Top stories in higher ed for Thursday
Lumina Foundation is committed to increasing the proportion of Americans with high-quality degrees, certificates and other credentials to 60 percent by 2025.
January 31, 2019
Six Achieving the Dream Schools Recognized as ‘Leader Colleges’
Tiffany Pennamon, Diverse Issues in Higher Education
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Six community colleges across the country have earned Achieving the Dream's (ATD) "Leader College" designation for the first time, demonstrating their campus-wide commitment to closing opportunity gaps and improving overall student success. 

ATD, a nonprofit organization that champions evidence-based institutional improvement, says the newly minted Leader Colleges excelled in improving student outcomes and metrics in areas such as completion of Gateway math and/or English courses during a student’s first year, fall-to-fall retention from Year 1 to Year 2, courses attempted or completed with a C- or higher grade within a year of initial enrollment, and completion of a certificate or degree within four years of initial enrollment.

This Key Federal Program to Help Prisoners Get an Education Was Stopped in 1994. It’s Time to Bring It Back
Eillie Anzilotti, Fast Company
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In 2016, 626,000 people were released from prison in the United States. Many of these individuals are still struggling to find work: Among formerly incarcerated people, the unemployment rate is over 27 percent, compared to around 5 percent for the rest of the population. Bias against people with prison time on their resumes plays a significant role in this disparity. 

But there's another barrier to employment that starts to build up when people are in prison: Lack of access to education. Until 1994, the Federal Pell Grant program funded prisoners hoping to get a college degree or certificate. Now, activists and politicians are calling for it to be reinstated as a way to help people secure jobs after they leave prison.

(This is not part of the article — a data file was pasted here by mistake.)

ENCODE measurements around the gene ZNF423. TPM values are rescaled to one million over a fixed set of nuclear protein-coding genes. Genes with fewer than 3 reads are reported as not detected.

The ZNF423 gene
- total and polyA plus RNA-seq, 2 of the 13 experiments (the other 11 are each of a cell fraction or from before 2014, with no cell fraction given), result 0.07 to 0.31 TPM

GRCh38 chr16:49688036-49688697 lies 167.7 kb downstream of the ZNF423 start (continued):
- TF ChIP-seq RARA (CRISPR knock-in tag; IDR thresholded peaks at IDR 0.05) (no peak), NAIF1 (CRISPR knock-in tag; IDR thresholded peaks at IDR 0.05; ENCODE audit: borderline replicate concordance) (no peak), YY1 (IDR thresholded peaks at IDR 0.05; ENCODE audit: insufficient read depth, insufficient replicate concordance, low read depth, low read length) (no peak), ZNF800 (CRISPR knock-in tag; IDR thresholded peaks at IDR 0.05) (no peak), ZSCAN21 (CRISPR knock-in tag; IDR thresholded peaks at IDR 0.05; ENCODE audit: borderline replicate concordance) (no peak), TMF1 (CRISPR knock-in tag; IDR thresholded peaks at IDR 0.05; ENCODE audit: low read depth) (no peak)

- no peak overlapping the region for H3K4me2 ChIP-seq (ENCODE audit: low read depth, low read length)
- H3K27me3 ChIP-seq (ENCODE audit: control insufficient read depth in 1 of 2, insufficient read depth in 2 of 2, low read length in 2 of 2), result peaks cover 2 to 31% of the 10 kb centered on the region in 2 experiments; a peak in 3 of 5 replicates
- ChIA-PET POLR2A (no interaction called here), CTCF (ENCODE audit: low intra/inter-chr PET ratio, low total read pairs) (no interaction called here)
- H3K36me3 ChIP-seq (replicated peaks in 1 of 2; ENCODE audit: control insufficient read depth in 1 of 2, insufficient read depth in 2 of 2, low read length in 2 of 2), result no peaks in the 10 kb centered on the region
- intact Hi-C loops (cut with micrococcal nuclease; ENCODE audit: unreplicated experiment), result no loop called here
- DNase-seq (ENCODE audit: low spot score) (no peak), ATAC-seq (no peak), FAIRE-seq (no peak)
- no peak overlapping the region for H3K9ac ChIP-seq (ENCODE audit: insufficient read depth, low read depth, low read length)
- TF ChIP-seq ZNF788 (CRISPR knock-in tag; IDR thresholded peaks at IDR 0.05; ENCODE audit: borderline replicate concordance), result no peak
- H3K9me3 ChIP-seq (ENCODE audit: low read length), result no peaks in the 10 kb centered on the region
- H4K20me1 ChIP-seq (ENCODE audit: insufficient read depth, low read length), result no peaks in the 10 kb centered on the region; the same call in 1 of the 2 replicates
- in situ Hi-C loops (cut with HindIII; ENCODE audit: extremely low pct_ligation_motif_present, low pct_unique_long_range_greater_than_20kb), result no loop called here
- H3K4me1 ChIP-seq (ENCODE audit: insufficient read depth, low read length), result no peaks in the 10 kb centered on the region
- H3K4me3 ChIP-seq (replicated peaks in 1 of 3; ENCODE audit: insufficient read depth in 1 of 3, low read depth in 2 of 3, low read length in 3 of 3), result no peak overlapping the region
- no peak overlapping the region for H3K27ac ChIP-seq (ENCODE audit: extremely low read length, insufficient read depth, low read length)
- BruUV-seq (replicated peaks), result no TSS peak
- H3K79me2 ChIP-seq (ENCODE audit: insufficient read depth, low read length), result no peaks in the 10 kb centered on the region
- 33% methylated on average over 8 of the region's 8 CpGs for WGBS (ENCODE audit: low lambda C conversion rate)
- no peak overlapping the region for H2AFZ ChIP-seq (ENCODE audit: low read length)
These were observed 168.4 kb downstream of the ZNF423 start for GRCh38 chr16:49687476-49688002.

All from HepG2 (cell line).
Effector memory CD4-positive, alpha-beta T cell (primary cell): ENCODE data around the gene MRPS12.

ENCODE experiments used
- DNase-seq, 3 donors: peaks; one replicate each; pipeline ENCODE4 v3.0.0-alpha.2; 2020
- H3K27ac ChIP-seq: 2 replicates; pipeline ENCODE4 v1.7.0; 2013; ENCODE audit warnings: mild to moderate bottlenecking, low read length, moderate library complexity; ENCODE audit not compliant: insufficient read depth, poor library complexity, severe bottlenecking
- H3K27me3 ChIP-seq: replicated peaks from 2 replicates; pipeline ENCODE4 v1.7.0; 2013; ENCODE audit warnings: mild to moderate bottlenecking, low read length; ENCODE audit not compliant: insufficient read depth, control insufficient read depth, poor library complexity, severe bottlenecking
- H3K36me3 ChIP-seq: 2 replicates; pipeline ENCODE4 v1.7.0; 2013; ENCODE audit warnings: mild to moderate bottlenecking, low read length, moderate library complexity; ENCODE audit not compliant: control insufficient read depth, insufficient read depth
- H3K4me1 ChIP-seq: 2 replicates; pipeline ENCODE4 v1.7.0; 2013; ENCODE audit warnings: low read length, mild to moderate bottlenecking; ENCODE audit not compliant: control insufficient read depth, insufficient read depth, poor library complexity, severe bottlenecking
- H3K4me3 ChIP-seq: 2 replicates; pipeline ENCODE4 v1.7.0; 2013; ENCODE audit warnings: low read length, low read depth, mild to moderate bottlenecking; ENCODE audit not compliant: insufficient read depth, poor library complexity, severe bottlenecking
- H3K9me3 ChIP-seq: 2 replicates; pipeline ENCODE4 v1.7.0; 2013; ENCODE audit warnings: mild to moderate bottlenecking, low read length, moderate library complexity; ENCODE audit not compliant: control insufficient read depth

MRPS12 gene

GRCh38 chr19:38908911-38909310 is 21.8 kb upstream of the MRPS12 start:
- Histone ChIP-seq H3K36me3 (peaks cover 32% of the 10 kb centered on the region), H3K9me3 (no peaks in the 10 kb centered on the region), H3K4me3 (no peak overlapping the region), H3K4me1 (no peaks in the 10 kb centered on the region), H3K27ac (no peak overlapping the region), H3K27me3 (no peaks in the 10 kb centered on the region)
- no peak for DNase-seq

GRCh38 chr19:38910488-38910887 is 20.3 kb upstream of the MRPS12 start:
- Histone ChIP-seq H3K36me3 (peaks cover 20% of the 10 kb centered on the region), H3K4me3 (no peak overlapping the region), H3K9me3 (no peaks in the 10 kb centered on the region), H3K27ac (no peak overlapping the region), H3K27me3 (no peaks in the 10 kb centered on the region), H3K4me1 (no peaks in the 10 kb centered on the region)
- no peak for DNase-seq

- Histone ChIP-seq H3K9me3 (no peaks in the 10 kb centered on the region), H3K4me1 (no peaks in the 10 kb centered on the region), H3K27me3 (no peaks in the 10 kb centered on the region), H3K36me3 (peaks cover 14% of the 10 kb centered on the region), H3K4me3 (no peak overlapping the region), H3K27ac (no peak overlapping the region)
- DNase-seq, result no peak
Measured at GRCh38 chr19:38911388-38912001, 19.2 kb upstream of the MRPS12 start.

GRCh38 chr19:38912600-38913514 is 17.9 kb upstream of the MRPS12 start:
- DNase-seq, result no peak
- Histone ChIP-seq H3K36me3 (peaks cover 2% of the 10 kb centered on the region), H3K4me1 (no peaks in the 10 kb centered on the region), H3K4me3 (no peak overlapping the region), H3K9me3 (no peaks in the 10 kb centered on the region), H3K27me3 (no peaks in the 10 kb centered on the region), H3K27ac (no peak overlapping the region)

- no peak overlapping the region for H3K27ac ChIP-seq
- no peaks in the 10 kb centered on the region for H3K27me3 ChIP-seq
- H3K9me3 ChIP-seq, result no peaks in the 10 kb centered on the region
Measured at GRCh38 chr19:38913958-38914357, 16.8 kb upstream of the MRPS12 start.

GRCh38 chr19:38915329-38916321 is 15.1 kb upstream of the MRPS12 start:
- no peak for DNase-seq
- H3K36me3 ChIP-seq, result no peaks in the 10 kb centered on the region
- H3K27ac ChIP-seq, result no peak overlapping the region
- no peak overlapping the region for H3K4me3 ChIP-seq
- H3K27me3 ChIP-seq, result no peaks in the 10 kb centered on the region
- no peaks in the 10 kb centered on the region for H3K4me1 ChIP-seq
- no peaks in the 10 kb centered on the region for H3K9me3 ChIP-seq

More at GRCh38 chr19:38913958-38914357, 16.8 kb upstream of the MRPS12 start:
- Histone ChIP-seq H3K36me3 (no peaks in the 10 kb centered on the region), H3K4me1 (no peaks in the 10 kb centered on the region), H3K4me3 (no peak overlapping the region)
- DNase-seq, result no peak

Rural Colleges Aren’t Supplying the Workers Rural Businesses and Agriculture Need
Matt Krupnick, The Hechinger Report
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Fayetteville is a rural community 80 miles south of Nashville and 33 miles north of Huntsville, Alabama. Agriculture is by far the largest industry, generating at least $110 million a year in surrounding Lincoln County. Until recently, though, the only college in town had no agriculture classes.

It’s an issue contributing to a widening skills gap in rural communities across the country: Not only are rural high school graduates less likely than their urban and suburban counterparts to go to college; higher education institutions in many of these places aren’t training them to fill the jobs that are their regions’ lifeblood.

A View of Higher Ed Innovation After Eight Years in Government
Doug Lederman, Inside Higher Ed
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For the last eight years, David Soo has played a key, if usually behind-the-scenes, role in the approach taken by Obama and now Trump administrations to encouraging innovation in higher education.

As an adviser to former under secretary of education Ted Mitchell and within Education Secretary Betsy DeVos's Office of Educational Technology, Soo has helped to craft policies and programs designed to improve access to high-quality postsecondary education and training. 

In this interview, Soo reflects on his time at the Education Department and his upcoming new role at Jobs for the Future. 

California Looks to Expand Financial Aid Access for Foster Youth
Sara Tiano, The Chronicle of Social Change
Why More Than a Third of College Students Are Changing Schools
Leigh Guidry, Lafayette Daily Advertiser
Free College Idea Hinges on Merger With K-12
Ashley A. Smith, Inside Higher Ed
Event: An Agenda for Higher Education Reform
American Enterprise Institute
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